The faceshield has already caught a brass bolster that was flung at me from my buffer, too.

Be safe all.

--Dave


Can you give me a brand name and vendor? I am having problems fogging my glasses when wearing those things. If I had one with integral safety glasses that would be fantastic.

#8 Dave Stephens

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Posted 06 January 2011 - 01:31 PM

Ah . . . remembered. Trend Airshield. http://www.trendairshield.com/

I have the $249 version. Not the super spendy one.

Cheers,

Dave

-----------------------------------------------

"It is not the critic who counts; not the man who points out how the strong man stumbles, or where the doer of deeds could have done them better. The credit belongs to the man who is actually in the arena, whose face is marred by dust and sweat and blood, who strives valiantly; who errs and comes short again and again; because there is not effort without error and shortcomings; but who does actually strive to do the deed; who knows the great enthusiasm, the great devotion, who spends himself in a worthy cause, who at the best knows in the end the triumph of high achievement and who at the worst, if he fails, at least he fails while daring greatly." -- Theodore Roosevelt

http://stephensforge.com


#9 Michael Kemp

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Posted 06 January 2011 - 02:28 PM

@Dave - thanks for the reference!

I tried using a separate respirator with goggles but got grit in my eye anyway (goggles and respirator did not fit together quite right - - - and I've gone to a full face shield with respirator built in... but a POWERED shield/respirator would really make sense.

Here's what I got for around $100 http://www.amazon.co...94341966&sr=8-3

and it seals remarkably well with my short beard... but full power... $250 ... hmmmmmmmmm

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#10 jamiemackie

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Posted 06 January 2011 - 02:37 PM

Good point about the beard. If you have one youl need a full face jobby. Even with long stubble mine doesnt function all that well so when Im going to do some grinding I shave with a pair of clippers just so it works better.

Jamie

#11 Alan Longmire

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Posted 06 January 2011 - 02:49 PM

Thanks for catching that, Dave!

My beard, while not exactly "extravagant," :lol: is enough to make ordinary respirators useless. My mask is the now-discontinued Racal Powervisor. The Trend airshield is the same basic thing, though. When mine finally dies I'll probably spring for the 3m model with the cartridges on the belt and the hardhat/earmuff combo on top. Those Trizact belts at high speed really whine! B)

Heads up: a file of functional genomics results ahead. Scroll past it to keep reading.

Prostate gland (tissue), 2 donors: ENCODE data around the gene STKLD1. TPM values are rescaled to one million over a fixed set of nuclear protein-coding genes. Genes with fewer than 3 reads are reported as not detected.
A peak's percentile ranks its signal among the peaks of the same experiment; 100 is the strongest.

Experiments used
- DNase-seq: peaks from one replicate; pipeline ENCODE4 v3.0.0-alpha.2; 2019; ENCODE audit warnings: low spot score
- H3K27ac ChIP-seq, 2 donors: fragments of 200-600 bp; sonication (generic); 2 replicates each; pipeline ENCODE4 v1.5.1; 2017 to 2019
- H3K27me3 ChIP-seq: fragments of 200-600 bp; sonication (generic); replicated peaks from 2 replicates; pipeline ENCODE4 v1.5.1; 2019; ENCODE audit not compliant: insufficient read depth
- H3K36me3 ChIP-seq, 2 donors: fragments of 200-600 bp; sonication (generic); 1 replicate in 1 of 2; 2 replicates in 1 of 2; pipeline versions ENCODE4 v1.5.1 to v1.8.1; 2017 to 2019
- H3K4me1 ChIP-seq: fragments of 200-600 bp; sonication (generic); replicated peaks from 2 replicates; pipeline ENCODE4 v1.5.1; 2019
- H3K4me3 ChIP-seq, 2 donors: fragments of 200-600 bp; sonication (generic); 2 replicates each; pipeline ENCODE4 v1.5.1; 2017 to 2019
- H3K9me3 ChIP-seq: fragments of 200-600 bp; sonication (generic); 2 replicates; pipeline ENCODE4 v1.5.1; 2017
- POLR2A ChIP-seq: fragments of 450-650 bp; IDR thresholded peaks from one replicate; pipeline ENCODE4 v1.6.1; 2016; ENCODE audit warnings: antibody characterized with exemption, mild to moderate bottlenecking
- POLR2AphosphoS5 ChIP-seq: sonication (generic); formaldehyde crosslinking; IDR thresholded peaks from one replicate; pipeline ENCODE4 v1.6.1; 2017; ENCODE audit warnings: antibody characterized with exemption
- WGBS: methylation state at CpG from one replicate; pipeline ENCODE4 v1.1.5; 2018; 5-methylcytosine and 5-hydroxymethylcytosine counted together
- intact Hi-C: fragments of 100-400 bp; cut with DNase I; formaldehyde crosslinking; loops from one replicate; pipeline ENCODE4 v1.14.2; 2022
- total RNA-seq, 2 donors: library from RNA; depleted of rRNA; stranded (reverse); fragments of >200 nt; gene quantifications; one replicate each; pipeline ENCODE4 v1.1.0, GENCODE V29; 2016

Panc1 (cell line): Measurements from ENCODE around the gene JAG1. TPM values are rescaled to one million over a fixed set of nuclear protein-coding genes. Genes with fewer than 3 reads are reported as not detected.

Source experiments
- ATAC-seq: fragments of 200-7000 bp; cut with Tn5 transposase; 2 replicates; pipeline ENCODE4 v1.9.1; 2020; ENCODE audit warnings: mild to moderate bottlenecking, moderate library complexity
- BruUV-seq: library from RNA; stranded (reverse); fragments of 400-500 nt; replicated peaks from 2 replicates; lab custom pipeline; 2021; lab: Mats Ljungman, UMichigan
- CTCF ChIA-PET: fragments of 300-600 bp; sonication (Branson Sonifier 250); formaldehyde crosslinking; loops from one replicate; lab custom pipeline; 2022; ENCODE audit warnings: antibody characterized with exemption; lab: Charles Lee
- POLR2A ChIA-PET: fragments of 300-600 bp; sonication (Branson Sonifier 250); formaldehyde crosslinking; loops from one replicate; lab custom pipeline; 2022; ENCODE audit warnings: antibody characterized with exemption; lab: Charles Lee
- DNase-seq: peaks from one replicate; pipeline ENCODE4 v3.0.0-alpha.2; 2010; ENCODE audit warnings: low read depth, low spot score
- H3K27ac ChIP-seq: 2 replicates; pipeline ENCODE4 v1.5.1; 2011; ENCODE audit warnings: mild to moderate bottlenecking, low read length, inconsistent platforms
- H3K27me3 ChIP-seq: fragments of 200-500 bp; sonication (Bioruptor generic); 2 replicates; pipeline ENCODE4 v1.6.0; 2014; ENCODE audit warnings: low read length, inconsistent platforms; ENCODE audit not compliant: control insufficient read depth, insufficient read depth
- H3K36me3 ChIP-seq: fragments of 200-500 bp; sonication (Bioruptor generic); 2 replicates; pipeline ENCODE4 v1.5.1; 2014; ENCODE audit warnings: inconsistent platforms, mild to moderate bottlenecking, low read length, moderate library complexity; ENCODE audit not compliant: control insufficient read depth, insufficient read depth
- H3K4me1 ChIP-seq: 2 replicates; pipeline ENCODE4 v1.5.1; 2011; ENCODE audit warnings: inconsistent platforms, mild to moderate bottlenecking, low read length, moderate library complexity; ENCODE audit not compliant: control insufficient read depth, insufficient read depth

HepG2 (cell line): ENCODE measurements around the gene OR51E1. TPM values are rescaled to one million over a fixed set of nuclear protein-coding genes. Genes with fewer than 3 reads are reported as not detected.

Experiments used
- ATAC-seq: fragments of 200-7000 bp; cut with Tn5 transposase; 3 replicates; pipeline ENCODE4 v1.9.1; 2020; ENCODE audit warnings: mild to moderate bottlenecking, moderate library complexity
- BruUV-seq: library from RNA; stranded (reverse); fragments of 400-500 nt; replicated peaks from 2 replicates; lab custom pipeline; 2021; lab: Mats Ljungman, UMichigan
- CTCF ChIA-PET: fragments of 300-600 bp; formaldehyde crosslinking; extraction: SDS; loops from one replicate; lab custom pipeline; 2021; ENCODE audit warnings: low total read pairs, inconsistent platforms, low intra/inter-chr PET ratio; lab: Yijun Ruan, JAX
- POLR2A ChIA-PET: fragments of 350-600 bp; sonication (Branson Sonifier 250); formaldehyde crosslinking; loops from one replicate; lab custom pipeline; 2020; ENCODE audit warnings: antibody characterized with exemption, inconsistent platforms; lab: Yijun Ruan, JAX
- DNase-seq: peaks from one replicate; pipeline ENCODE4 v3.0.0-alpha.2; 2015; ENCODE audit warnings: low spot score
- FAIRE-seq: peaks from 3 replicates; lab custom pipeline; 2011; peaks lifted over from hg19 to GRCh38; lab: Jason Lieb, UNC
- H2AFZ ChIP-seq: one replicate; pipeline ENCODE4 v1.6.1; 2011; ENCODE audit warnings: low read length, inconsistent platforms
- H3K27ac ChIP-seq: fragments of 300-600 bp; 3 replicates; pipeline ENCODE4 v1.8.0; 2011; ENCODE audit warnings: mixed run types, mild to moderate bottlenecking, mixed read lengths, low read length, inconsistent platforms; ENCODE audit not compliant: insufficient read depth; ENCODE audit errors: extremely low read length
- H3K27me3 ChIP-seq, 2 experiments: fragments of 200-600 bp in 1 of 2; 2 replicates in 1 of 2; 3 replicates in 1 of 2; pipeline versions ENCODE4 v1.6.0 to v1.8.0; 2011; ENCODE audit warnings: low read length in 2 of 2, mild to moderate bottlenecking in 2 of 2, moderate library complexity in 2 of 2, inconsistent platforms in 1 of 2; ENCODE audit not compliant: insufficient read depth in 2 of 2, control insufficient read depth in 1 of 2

#12 Dave Stephens

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Posted 06 January 2011 - 03:51 PM

Alan -- Try picking up a pair of Bose noise cancelling headphones. They fit right over the headstrap on the Airshield and work really well.

The noise of the forge, especially, almost goes away when you flip the switch. They were primarily designed to cancel out the sound of airplane jet engines, and our propane forges produce similar soundwaves. I can literally listen to very soft music while forging wearing them. Pretty cool.

-----------------------------------------------

"It is not the critic who counts; not the man who points out how the strong man stumbles, or where the doer of deeds could have done them better. The credit belongs to the man who is actually in the arena, whose face is marred by dust and sweat and blood, who strives valiantly; who errs and comes short again and again; because there is not effort without error and shortcomings; but who does actually strive to do the deed; who knows the great enthusiasm, the great devotion, who spends himself in a worthy cause, who at the best knows in the end the triumph of high achievement and who at the worst, if he fails, at least he fails while daring greatly." -- Theodore Roosevelt

http://stephensforge.com


#13 Arthur

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Posted 06 January 2011 - 04:01 PM

I wear a mask like Bronzetools does....Most knifemakers I see don't wear any lung protection.....Personally I feel after 40 years of metal work if ther's damage to my lungs it's already done...I knew many metal workers,my dad,grandad,uncles and all the old timers I worked with who all breathed metal dusts [steel and aluminum]every day for years without any ill effects.

I wear hedphones for noise but after all these years of machinary,motorcycles,outboards and rock 'n roll I'm surprised I can hear anything.

I am not suggesting that anyone abandon their saftey equipment...we're adults and what you choose to do is of course your decision...I am merely relating my own experiances...Please note I grew up in a world without seatbelts or airbags,heck we even rode our bicycles without helmets.

Edited by Arthur, 06 January 2011 - 05:51 PM.

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#14 Adriaan Gerber